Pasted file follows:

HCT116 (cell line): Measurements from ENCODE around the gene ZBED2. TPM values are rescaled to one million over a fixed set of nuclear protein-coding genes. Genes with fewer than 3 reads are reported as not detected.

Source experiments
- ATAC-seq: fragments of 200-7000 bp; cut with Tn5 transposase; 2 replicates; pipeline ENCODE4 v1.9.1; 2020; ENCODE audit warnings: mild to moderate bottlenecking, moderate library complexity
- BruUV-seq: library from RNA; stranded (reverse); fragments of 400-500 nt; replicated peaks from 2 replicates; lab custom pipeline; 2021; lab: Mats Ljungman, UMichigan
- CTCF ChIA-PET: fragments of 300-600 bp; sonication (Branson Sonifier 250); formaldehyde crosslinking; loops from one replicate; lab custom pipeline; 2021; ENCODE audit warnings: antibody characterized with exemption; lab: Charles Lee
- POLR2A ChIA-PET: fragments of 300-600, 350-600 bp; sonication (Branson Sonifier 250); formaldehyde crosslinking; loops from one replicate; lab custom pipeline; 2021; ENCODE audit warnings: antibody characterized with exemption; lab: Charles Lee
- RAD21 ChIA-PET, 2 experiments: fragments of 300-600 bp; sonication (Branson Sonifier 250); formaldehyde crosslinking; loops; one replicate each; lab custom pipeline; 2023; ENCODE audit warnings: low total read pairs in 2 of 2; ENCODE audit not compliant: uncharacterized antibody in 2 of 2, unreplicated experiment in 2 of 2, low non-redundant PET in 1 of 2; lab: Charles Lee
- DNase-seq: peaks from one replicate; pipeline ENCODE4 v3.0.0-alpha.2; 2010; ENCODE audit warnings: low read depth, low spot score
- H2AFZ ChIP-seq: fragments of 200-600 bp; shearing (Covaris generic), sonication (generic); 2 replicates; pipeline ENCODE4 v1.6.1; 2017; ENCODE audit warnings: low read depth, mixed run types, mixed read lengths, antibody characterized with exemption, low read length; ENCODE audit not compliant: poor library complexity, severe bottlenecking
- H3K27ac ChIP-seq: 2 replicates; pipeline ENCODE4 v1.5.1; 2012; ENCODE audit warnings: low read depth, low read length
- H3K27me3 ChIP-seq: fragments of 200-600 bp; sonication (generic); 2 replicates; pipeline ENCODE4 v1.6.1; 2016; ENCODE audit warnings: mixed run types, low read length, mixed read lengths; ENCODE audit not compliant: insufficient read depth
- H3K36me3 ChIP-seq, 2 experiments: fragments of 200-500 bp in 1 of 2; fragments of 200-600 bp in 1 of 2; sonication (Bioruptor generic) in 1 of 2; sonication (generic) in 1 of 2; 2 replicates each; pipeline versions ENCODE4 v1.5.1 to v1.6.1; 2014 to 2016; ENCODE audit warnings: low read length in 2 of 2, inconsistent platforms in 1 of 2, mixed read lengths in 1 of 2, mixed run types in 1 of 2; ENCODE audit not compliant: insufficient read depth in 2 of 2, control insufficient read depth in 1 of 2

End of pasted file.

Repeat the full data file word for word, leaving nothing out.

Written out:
HCT116 (cell line): Measurements from ENCODE around the gene ZBED2. TPM values are rescaled to one million over a fixed set of nuclear protein-coding genes. Genes with fewer than 3 reads are reported as not detected.

Source experiments
- ATAC-seq: fragments of 200-7000 bp; cut with Tn5 transposase; 2 replicates; pipeline ENCODE4 v1.9.1; 2020; ENCODE audit warnings: mild to moderate bottlenecking, moderate library complexity
- BruUV-seq: library from RNA; stranded (reverse); fragments of 400-500 nt; replicated peaks from 2 replicates; lab custom pipeline; 2021; lab: Mats Ljungman, UMichigan
- CTCF ChIA-PET: fragments of 300-600 bp; sonication (Branson Sonifier 250); formaldehyde crosslinking; loops from one replicate; lab custom pipeline; 2021; ENCODE audit warnings: antibody characterized with exemption; lab: Charles Lee
- POLR2A ChIA-PET: fragments of 300-600, 350-600 bp; sonication (Branson Sonifier 250); formaldehyde crosslinking; loops from one replicate; lab custom pipeline; 2021; ENCODE audit warnings: antibody characterized with exemption; lab: Charles Lee
- RAD21 ChIA-PET, 2 experiments: fragments of 300-600 bp; sonication (Branson Sonifier 250); formaldehyde crosslinking; loops; one replicate each; lab custom pipeline; 2023; ENCODE audit warnings: low total read pairs in 2 of 2; ENCODE audit not compliant: uncharacterized antibody in 2 of 2, unreplicated experiment in 2 of 2, low non-redundant PET in 1 of 2; lab: Charles Lee
- DNase-seq: peaks from one replicate; pipeline ENCODE4 v3.0.0-alpha.2; 2010; ENCODE audit warnings: low read depth, low spot score
- H2AFZ ChIP-seq: fragments of 200-600 bp; shearing (Covaris generic), sonication (generic); 2 replicates; pipeline ENCODE4 v1.6.1; 2017; ENCODE audit warnings: low read depth, mixed run types, mixed read lengths, antibody characterized with exemption, low read length; ENCODE audit not compliant: poor library complexity, severe bottlenecking
- H3K27ac ChIP-seq: 2 replicates; pipeline ENCODE4 v1.5.1; 2012; ENCODE audit warnings: low read depth, low read length
- H3K27me3 ChIP-seq: fragments of 200-600 bp; sonication (generic); 2 replicates; pipeline ENCODE4 v1.6.1; 2016; ENCODE audit warnings: mixed run types, low read length, mixed read lengths; ENCODE audit not compliant: insufficient read depth
- H3K36me3 ChIP-seq, 2 experiments: fragments of 200-500 bp in 1 of 2; fragments of 200-600 bp in 1 of 2; sonication (Bioruptor generic) in 1 of 2; sonication (generic) in 1 of 2; 2 replicates each; pipeline versions ENCODE4 v1.5.1 to v1.6.1; 2014 to 2016; ENCODE audit warnings: low read length in 2 of 2, inconsistent platforms in 1 of 2, mixed read lengths in 1 of 2, mixed run types in 1 of 2; ENCODE audit not compliant: insufficient read depth in 2 of 2, control insufficient read depth in 1 of 2